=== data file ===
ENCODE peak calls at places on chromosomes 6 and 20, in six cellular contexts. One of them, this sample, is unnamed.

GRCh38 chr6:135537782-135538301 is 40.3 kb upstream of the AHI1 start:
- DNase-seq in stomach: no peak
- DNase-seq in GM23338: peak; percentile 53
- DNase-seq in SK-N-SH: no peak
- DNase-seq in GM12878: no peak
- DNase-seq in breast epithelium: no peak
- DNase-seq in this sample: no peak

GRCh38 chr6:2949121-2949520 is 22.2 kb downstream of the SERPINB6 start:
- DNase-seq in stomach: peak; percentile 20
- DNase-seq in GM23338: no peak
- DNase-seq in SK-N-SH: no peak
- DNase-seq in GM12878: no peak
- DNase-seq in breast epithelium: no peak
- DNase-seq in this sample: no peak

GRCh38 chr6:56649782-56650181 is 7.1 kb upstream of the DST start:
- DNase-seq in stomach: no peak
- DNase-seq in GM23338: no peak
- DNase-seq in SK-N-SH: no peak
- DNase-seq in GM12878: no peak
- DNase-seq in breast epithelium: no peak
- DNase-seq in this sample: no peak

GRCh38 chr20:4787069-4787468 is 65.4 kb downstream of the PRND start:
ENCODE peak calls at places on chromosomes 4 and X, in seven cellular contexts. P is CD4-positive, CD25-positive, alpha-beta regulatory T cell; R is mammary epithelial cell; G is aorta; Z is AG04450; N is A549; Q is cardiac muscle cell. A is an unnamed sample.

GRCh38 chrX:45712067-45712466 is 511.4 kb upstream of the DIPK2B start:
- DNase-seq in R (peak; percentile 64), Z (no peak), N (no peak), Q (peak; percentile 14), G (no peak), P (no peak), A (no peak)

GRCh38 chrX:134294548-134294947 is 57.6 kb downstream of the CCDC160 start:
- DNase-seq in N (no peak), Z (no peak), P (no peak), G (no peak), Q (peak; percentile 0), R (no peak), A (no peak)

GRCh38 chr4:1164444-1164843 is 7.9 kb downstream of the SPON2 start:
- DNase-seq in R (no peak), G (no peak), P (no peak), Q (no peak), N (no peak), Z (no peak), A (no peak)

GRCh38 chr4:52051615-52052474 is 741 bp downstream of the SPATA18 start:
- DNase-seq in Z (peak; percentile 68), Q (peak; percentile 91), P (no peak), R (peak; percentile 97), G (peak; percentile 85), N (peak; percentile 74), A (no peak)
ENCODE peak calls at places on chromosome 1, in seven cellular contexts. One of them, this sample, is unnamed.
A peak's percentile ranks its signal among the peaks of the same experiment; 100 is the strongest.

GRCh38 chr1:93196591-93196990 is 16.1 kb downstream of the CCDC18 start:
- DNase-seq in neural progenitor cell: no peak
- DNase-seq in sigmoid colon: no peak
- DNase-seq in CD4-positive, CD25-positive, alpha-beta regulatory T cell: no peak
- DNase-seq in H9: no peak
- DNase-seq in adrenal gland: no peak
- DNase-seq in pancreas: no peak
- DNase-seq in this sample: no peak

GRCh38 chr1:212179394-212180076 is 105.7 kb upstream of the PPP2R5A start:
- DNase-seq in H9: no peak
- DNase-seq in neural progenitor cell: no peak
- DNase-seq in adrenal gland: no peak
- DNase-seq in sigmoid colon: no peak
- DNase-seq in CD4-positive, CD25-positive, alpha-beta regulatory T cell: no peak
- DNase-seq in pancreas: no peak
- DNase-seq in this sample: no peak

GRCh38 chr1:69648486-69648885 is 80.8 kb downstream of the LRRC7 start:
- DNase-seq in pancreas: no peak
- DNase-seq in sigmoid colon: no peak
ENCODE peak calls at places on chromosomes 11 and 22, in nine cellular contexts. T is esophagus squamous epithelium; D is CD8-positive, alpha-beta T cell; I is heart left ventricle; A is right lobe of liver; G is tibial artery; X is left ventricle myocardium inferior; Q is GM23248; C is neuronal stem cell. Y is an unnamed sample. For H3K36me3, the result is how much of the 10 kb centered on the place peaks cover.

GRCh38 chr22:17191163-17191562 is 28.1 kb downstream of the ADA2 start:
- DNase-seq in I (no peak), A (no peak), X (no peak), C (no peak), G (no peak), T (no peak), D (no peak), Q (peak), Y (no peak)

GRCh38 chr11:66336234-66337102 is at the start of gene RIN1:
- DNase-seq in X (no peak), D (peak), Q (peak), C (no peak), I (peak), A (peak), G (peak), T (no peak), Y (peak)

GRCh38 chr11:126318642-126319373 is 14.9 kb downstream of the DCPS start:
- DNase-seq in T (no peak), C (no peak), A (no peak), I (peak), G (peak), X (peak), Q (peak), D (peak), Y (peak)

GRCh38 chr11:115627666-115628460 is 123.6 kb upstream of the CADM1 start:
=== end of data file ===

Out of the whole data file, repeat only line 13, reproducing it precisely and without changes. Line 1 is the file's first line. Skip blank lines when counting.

- DNase-seq in GM12878: no peak